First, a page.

Spatially-resolved trends in observed extreme precipitation over the United States

Monday, December 10, 2018 - 11:35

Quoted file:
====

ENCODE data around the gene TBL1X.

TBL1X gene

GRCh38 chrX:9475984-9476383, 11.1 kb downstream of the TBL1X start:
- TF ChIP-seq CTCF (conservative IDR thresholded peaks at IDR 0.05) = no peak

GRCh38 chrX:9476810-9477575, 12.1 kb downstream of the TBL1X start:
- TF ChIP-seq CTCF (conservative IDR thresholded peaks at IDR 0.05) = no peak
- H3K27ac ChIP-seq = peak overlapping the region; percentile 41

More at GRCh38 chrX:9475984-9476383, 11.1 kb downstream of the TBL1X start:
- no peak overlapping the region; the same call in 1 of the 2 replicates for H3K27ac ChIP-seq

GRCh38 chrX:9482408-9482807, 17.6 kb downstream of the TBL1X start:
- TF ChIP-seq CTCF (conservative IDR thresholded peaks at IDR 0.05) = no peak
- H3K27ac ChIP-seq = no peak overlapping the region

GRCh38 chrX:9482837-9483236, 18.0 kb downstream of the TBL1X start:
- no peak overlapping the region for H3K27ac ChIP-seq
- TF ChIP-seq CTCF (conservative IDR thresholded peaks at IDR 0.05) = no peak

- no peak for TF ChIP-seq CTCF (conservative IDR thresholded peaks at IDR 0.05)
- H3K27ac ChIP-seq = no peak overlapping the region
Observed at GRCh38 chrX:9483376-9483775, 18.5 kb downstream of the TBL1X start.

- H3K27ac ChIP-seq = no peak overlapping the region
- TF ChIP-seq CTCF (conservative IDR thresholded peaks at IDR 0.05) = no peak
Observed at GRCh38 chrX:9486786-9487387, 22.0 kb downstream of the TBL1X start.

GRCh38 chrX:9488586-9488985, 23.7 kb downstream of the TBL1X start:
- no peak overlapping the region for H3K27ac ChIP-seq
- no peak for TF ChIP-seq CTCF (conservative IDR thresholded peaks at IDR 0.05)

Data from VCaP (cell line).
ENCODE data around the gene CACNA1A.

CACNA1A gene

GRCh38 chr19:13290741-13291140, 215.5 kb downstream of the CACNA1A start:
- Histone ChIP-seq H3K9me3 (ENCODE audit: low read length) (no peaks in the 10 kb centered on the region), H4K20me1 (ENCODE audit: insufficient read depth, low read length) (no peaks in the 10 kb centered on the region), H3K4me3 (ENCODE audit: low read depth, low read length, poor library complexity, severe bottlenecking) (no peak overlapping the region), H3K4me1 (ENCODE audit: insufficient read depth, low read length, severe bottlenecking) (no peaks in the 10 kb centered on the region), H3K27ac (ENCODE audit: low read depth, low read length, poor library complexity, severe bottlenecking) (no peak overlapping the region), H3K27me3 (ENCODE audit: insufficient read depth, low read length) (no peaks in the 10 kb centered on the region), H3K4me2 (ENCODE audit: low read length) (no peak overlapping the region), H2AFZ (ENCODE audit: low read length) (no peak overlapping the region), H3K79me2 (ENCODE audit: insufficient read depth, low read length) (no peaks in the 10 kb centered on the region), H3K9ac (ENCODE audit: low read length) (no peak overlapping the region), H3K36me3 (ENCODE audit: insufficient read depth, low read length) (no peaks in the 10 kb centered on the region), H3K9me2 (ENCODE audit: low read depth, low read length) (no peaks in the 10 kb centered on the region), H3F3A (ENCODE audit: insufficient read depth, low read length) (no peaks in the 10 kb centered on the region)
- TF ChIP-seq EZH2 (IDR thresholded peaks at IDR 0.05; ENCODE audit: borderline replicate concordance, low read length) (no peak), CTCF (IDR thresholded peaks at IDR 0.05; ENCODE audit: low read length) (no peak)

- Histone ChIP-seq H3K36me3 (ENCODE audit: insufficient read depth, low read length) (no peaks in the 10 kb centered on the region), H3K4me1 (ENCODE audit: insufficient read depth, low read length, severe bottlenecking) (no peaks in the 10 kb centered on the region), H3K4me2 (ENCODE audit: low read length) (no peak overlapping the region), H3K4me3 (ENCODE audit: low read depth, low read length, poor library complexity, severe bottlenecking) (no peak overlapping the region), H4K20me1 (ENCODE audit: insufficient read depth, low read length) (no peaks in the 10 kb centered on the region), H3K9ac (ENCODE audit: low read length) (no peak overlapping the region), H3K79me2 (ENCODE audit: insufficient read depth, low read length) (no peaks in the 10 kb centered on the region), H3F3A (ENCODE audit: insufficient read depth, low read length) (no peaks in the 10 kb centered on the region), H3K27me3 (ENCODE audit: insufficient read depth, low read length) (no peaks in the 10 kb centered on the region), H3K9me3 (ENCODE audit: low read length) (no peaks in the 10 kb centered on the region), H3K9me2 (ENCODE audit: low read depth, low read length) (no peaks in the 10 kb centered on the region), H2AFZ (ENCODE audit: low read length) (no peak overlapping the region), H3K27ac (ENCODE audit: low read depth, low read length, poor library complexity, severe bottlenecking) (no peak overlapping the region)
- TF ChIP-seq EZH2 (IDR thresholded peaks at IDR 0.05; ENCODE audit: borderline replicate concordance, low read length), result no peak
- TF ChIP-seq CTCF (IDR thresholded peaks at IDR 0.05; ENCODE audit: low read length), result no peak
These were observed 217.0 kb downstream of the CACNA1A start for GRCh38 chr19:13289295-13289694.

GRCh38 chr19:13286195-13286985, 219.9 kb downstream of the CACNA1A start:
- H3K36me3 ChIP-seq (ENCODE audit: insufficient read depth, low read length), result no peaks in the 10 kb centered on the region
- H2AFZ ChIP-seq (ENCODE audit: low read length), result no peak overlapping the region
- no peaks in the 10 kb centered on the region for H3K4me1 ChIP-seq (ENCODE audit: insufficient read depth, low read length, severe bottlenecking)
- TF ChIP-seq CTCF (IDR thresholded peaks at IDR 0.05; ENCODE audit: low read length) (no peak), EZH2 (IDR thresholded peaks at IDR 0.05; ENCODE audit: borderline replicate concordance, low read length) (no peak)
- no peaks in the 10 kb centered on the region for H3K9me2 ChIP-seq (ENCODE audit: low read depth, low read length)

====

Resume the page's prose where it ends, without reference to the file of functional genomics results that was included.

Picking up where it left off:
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The gridding of daily accumulated precipitation from ground based station observations is problematic due to the fractal nature of precipitation, and therefore long period return value estimates based on such gridded daily data sets are understated. In this paper, we characterize high-resolution trends in observed extreme precipitation from 1950 to 2017 for the contiguous United States using station data only, utilizing spatial statistical methods that allow us to derive gridded estimates that do not smooth extremes and whose statistics are consistent with those of the original station data. Furthermore, we use a robust statistical technique to identify significant changes in the climatology of extreme precipitation while carefully controlling the rate of false positives. The use of spatial statistics yields both an increased signal to noise ratio for the trends as well as insight into the physical behavior of the trends themselves. While our main result involves seasonal trends, we also present annual trends in the statistics of extreme precipitation and discuss changes in the timing of the annual maxima. The results presented here only seek to detect trends, and we leave attribution of the underlying causes of these changes for future work.

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